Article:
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I will never forget my seventh grade Language Arts teacher, Mr. Somers. We had to write a paper, as we usually do in Language Arts. Maybe that’s why it was my favorite class. Let’s see—seventh grade, I was probably thirteen. I remember this writing. When I received the assignment back, it had red ink on it, but the red ink said, “Great imagination. You should be a writer!” I remember smiling. Mr. Somers liked my story.

Anyway, I remember writing the surprise ending. He liked it! I never looked at him the same anymore. No longer was he a stern teacher who demanded we work our fingers to the bone. No longer was he the tormenter who made us read those crazy books that were written by people who were born before my parents. Now, I looked at him as my mentor, and each paper I wrote was written for his approval. I began enjoying the books and noticing how authors worked their words. He was the first person who ever acknowledged my dream.

I did go on to be an author. The best part of all this? When I grew up and became a mom I began working in the same elementary school I went to. Our principal had to take a leave of absence and they needed to bring in a replacement. Do I have to tell you who it was? Through the years I knew what Mr. Somers was doing because his name was pretty high up in the ranks by this time. He was called in as acting principal! Did he remember me? Of course not.

We worked together for awhile before I said anything to him. One day I stopped him in the hall and told him about the paper I wrote in his class in seventh grade, and how he left the note in red ink. I told him how he inspired me, and that I was indeed a writer now. I know how he felt. I do. Teachers want to leave a lasting impression on their students. I know this to be true from experience. Yes, Mr. Somers was my first inspiration/mentor to help me realize I was a writer, even at age thirteen. If you ever come across the person who inspired you, please do let them know.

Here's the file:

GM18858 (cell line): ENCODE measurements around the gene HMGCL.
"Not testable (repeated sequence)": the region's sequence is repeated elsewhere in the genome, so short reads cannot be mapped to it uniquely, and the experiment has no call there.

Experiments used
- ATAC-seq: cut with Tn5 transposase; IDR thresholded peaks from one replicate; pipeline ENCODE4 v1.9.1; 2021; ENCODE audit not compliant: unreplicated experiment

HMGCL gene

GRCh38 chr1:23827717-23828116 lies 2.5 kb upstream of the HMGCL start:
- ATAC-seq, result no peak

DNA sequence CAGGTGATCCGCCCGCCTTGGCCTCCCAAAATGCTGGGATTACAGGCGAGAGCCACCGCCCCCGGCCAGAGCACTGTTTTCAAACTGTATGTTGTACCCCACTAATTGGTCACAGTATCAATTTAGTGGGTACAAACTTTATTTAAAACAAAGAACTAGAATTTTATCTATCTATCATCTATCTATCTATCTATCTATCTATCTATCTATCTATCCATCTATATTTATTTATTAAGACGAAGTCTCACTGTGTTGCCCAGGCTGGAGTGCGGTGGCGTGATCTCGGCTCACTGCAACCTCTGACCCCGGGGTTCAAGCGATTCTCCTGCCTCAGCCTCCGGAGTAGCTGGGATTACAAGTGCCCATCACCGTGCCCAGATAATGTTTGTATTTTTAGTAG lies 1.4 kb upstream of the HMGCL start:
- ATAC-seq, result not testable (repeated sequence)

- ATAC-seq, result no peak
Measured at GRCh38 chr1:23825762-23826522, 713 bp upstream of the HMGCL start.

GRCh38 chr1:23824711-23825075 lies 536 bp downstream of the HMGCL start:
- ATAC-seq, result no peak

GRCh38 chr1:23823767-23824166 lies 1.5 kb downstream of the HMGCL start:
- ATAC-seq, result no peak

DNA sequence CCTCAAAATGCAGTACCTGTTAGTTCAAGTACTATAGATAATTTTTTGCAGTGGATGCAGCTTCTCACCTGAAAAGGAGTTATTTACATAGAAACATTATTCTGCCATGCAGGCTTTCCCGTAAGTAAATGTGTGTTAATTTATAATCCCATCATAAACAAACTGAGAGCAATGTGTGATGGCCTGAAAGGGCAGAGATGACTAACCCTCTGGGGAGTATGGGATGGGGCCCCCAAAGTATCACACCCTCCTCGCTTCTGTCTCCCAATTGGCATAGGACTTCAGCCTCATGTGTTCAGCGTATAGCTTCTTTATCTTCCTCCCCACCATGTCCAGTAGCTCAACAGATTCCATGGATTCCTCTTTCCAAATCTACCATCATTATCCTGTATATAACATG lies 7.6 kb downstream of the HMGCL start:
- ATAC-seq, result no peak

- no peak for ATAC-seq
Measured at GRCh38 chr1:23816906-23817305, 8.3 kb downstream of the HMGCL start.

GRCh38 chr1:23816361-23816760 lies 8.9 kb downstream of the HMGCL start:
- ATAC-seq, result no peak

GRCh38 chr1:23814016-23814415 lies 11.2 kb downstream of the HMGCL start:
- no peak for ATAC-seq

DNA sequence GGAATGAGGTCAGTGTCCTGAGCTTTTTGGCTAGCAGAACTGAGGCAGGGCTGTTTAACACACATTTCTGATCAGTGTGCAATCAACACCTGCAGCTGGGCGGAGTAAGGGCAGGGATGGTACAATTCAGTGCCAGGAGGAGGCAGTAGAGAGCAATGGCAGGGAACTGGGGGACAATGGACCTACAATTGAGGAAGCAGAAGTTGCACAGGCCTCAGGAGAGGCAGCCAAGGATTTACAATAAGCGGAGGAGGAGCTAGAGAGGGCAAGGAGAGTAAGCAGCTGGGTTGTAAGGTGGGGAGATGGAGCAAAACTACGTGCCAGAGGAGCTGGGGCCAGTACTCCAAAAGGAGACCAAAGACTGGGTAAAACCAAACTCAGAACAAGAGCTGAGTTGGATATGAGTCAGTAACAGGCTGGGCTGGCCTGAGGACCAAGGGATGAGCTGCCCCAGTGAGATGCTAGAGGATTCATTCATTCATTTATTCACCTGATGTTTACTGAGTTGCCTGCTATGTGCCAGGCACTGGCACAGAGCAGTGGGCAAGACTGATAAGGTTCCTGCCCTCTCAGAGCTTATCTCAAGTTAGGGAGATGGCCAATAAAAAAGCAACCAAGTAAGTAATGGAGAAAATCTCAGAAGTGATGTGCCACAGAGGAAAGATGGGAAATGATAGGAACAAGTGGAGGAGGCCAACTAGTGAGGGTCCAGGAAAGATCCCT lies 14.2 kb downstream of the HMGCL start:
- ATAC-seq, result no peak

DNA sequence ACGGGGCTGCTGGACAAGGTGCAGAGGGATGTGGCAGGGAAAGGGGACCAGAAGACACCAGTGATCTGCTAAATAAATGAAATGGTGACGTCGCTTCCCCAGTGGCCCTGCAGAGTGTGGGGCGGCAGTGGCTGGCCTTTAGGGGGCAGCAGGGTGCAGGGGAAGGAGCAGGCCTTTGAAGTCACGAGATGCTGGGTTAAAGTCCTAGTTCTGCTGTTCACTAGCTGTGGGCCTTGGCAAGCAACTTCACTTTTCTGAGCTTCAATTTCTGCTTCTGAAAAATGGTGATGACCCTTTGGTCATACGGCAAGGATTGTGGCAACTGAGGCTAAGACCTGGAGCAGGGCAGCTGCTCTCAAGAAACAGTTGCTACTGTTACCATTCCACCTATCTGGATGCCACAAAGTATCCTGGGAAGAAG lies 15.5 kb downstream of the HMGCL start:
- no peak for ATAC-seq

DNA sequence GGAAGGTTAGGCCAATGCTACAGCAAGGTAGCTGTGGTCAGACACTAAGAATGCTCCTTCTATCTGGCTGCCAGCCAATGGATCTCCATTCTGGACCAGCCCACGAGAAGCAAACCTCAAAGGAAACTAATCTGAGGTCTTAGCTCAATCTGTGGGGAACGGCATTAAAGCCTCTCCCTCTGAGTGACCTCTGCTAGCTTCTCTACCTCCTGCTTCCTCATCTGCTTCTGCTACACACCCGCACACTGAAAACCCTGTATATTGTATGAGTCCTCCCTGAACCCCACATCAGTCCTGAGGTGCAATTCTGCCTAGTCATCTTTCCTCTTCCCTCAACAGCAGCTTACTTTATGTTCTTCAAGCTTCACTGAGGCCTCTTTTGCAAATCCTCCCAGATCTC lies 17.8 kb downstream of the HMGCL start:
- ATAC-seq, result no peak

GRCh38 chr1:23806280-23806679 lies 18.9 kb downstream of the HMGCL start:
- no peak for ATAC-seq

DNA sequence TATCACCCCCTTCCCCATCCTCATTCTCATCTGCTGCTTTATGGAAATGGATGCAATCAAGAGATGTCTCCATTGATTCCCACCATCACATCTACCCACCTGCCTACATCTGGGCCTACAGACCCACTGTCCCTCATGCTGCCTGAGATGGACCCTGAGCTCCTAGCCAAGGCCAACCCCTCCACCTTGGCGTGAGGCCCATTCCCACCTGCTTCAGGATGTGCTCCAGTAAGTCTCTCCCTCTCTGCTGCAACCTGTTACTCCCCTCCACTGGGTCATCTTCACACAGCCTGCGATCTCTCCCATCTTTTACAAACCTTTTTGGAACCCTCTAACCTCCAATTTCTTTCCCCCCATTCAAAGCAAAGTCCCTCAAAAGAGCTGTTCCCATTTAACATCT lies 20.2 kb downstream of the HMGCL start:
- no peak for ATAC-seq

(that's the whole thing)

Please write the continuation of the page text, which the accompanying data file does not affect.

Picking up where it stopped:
Before I retired, when I’d see a student who wanted to be a writer, I’d smile and tell them I was a published author, and how I used to write when I was a kid. I’d tell them to follow their dream and never give up. I know there are some of my former students who have moved on to high school and are pursuing their dream of being a writer. Maybe one day when I’m older and grayer, one of them will walk up to me and tell me their story. I look forward to that day.

NOTE: It wasn’t long ago that a former student looked me up on Facebook. I met her when she was in the eighth grade. When she found out I had a couple books published, she had a million questions. Stars danced in her eyes, which reminded me of my own dancing stars at her age. She had already been writing for a long time, and I’ve read some of her stories. She’s talented.  🙂  Now, she’s in college, or out by now, and recently told me about a blog she writes and still has the dream of becoming a published author. I’m really proud of her. Cheers to you, Maddie.


This blog post was inspired from the Remember Red section of the Red Dress Club Blog Site. Please visit and find a prompt that inspires you. UPDATE: This website is called “WRITE ON EDGE” now.

Do you have a mentor, or someone who inspired you to pursue the dream of being who you are today? Please leave a comment and tell us about it.